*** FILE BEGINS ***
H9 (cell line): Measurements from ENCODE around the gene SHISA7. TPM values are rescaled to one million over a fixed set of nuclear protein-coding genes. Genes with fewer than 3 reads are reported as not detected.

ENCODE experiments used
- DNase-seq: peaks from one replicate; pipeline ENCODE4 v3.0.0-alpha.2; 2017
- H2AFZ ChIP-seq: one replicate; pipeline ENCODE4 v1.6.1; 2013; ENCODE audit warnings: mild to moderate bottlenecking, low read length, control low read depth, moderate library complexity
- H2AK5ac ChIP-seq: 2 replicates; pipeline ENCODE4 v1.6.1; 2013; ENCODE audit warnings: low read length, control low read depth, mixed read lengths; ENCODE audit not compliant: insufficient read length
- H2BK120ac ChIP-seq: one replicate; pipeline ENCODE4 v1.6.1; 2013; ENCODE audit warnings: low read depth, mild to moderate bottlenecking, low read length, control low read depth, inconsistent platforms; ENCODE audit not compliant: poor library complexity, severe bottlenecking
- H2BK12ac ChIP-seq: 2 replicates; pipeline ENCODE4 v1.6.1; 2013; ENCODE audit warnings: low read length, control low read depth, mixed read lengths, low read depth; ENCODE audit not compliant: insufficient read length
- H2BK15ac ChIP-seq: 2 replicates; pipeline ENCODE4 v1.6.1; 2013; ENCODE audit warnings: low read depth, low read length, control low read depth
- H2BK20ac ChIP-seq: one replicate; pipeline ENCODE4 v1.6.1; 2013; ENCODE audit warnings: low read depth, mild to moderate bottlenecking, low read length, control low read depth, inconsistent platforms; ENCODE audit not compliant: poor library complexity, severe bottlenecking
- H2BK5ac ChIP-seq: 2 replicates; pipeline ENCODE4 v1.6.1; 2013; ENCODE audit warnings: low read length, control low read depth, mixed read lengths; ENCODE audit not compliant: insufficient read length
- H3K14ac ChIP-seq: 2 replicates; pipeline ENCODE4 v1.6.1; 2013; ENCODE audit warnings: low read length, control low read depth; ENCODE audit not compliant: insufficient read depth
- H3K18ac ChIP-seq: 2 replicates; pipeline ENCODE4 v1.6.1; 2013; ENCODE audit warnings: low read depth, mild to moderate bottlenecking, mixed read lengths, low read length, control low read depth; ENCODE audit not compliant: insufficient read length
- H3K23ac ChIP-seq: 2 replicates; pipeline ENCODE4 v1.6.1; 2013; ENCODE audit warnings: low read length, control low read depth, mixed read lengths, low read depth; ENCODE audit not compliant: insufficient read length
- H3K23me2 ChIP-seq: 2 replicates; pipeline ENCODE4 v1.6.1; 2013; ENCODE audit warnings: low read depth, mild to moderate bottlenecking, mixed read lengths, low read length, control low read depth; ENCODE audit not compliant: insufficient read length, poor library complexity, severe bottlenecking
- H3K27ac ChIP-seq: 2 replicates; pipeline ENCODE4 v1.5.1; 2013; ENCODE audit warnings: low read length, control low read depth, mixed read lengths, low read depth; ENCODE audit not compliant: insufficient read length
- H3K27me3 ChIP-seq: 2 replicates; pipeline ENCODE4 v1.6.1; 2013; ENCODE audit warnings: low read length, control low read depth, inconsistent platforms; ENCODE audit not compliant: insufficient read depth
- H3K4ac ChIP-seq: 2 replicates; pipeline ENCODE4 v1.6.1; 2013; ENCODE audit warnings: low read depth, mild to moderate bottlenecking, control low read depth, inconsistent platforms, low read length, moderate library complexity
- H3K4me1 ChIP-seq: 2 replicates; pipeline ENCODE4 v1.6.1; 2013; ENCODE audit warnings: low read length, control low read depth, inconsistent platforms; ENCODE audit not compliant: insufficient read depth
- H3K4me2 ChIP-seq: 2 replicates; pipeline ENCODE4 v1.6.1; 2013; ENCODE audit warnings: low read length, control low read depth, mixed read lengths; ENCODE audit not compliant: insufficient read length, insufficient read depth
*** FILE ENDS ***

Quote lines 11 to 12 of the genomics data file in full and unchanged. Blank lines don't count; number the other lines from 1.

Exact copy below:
- H3K14ac ChIP-seq: 2 replicates; pipeline ENCODE4 v1.6.1; 2013; ENCODE audit warnings: low read length, control low read depth; ENCODE audit not compliant: insufficient read depth
- H3K18ac ChIP-seq: 2 replicates; pipeline ENCODE4 v1.6.1; 2013; ENCODE audit warnings: low read depth, mild to moderate bottlenecking, mixed read lengths, low read length, control low read depth; ENCODE audit not compliant: insufficient read length